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The presence of Brian Aherne, a most intriguing actor, is quite intriguing.  He plays someone who can change very easily due to the circumstances. As a crown prosecutor in court , he will terrify Ruth Grandford, but in his everyday life, he is a friend to her. Brian Aherne is an actor with no pretension who fitted perfectly in the role of Willy Robertson. François Truffaut himself admitted to Hitchcock that Robertson was one of the most interesting characters of the film. Interesting fact: his first wife, actress Joan Fontaine, starred in two Hitchcock’s films: Rebecca and Suspicion.
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O. E Hasse, a German actor, was well chosen as a German immigrant. His character is quite dumb and annoying, I have to say, and Hasse succeed to be this way brilliantly. We just really feel sorry for this guy, just like Father Logan does. Dolly Haas, who plays his wife was an American-German actress. The name of her character, Alma Keller, was chosen in remembrance of Alma Reville, due to her physical ressemblance to Hitchcock’s wife. Alma is the most sensible character of the film. She is a good person and, just like father Logan, is ready to sacrifice herself, but this time, really to save someone, not only because of a “law”. If Anne Baxter was very touching, she is too.
I won’t talk about all the actors, but I have to mention the presence of Ovila Légaré and Gilles Pelletier, the two French-Canadian actors who were chosen to star in the film. Imagine the privilege to star in a Hitchcock’s film! They both don’t have a very big part, but those are both important for different reasons. Olivia Légaré plays the role of Villette, the man who has been murdered. We only saw him in the flashback scene, but all the story turns around him. Gilles Pelletier plays the role of Father Benoît, who will make us laugh with his bicycle. He’s probably the most sympathetic character and actor of the lot. To give you some historical facts, Ovila Légaré also was a singer. In the 50s, he also starred in Le Père Chopin, Un homme et son pécher, Le Curé du Village and Le Rossignol et les cloches (as a restorer – my favourite role of his). As for Gilles Pelletier, he is the brother of Denis Pelletier, an important French-Canadian actress. I saw him recently in La grande séduction, which is known as one of the best French-Canadian films.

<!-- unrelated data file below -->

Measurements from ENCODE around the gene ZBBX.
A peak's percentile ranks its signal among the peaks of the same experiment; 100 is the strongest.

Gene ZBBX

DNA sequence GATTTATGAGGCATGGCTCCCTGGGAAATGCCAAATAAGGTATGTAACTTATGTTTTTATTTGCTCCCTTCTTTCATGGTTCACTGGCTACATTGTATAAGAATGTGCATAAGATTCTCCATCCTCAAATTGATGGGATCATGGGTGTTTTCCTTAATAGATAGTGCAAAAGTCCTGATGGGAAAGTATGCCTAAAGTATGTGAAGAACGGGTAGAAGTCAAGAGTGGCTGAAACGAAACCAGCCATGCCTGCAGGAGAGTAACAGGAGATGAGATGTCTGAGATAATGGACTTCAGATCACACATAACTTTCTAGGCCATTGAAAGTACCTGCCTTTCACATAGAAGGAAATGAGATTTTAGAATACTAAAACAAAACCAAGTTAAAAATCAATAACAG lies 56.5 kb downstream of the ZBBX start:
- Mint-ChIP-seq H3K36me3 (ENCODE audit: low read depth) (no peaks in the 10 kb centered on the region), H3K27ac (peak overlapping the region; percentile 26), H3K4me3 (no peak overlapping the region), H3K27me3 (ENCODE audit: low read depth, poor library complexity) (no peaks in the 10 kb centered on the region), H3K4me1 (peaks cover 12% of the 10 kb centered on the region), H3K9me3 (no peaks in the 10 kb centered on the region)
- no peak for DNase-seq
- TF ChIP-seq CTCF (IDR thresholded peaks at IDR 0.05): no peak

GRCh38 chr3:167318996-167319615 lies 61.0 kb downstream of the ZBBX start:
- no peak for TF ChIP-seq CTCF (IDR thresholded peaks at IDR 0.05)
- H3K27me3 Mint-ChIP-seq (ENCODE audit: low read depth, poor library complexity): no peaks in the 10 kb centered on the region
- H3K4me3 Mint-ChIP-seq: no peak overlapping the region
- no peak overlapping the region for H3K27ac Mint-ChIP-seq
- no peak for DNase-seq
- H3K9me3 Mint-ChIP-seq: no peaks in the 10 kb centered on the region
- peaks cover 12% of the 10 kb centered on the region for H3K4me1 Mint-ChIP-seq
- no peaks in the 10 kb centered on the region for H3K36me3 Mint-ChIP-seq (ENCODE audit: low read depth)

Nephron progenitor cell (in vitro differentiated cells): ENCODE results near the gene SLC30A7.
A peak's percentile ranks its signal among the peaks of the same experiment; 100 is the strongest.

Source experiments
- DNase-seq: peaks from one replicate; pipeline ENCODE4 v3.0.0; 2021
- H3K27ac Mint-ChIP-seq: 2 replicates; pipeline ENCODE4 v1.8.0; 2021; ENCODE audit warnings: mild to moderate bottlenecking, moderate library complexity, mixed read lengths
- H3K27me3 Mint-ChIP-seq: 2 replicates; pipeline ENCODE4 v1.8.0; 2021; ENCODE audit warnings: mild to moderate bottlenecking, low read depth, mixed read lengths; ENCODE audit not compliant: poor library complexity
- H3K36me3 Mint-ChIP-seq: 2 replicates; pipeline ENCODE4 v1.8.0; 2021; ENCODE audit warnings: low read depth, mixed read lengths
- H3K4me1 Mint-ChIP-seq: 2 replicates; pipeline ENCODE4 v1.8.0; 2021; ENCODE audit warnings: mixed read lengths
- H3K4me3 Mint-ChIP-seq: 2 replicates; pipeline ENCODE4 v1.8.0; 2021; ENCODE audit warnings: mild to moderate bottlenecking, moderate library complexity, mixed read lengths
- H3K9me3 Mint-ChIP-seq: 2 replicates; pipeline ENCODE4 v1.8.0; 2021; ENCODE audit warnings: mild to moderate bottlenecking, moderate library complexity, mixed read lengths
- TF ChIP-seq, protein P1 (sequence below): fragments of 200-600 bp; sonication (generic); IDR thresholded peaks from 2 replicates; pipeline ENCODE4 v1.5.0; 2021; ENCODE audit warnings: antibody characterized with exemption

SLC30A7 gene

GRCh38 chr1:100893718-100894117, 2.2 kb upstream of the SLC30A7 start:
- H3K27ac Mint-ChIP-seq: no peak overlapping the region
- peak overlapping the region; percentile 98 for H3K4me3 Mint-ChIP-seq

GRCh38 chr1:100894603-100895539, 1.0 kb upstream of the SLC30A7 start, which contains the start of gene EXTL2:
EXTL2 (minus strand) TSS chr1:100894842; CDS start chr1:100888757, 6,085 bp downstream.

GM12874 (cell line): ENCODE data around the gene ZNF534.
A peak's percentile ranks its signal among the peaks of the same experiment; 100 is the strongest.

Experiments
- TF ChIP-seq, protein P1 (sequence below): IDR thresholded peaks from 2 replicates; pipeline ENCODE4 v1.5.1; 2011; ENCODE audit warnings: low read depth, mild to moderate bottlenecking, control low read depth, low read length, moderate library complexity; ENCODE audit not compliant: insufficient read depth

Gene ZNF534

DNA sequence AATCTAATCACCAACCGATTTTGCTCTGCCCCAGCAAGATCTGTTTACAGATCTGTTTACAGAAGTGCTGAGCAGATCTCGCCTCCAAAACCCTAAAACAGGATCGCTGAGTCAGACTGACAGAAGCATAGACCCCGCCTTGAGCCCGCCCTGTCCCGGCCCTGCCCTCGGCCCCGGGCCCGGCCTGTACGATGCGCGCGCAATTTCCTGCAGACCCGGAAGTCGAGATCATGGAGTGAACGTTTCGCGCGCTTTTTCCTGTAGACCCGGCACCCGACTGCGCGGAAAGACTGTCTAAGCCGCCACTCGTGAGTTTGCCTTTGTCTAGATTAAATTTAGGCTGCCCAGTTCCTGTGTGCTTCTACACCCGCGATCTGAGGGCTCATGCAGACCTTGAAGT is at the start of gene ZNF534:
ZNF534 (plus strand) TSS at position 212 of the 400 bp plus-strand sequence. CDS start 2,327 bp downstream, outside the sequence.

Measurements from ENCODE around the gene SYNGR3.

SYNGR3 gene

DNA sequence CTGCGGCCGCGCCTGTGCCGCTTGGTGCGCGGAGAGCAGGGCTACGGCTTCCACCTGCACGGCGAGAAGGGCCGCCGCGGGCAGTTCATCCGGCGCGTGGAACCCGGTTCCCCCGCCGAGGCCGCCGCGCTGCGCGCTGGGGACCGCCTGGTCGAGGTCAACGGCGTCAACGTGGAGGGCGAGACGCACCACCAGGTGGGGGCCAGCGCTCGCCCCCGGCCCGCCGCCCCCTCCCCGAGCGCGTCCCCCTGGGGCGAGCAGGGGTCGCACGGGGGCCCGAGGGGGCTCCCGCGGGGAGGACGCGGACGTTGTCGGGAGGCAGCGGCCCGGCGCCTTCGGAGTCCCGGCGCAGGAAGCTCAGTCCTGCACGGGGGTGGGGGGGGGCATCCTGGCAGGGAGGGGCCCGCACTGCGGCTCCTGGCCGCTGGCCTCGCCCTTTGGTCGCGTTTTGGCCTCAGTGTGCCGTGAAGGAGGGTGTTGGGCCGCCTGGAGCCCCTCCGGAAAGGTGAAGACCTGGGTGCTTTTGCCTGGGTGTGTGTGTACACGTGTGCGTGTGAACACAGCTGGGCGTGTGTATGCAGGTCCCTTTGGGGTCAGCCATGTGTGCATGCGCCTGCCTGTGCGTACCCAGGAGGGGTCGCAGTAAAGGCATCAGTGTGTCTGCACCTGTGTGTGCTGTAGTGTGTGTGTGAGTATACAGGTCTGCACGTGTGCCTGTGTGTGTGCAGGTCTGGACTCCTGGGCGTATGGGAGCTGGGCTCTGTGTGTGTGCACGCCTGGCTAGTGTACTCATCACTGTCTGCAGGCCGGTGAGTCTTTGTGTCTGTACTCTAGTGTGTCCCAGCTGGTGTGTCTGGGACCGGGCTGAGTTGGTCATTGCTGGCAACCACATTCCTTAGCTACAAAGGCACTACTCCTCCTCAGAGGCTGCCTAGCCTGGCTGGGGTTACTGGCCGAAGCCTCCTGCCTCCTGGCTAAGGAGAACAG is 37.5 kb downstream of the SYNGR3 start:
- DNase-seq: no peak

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I Confess‘ cinematography, conducted by Robert Burks, simply is a masterpiece. I have to say, among all black and white Hitchcock’s films, I think this one has the most beautiful cinematography. Curiously, Burks also took care of the cinematography of To Catch a Thief, which is, for me, visually, the most beautiful Hitchcock’s color film. He also was the cinematographer for Hitchcock’s Strangers on a Train, Dial M for Murder, Rear Window, The Trouble with Harry, The Man Who Knew Too Much (1956), The Wrong Man, Vertigo, North by Northwest, The Birds and Marnie. Hum, I think Hitch appreciated his work. And he was right! Robert Burks won an Oscar for his work in To Catch a Thief (very well deserved).
I Confess is visually stunning. The way Burks shows the old Quebec City to the spectators’ eye is mesmerizing. He creates a dark and mysterious atmosphere by making contrasts with the darkness and the light. He films the church and the crosses in very interesting angles. I Confess has a very “film noir” aesthetic, and it’s probably for this reason that it sometimes is considered to be a noir. The best example of it would be the opening scene. As for the opening credits, those shows us the Château Frontenac, an important symbol of the city, which was an idealistic way to introduce the film.
To add a sonorous ambiance to this mysterious illustrations of Quebec, Dimitri Tiomkin composed an effective musical score. It is not remembered has the most famous score from an Hitchcock’s film (Tiomkin wasn’t Bernard Hermann), but his music does the job and he understood what he had to do.
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It’s unfortunate that I Confess didn’t have a bigger success on it’s release. It’s a brilliant an entertaining story. It has an immense suspense like every Hitchcock’s films. Even today, it’s still snubbed by many. What do people need? On a better note, I Confess was a favourite among the directors of the New Wave (that includes François Truffaut, of course). So, it’s a proof that it can be appreciated by people with great tastes. This film, I like it more and more each time I watch it. It’s the kind of film you discover something new every time you watch it. When I saw it for the last time, yesterday, with my mother, this one thought it was an excellent film. And she’s not François Truffaut! So “normal” people can also like/love it.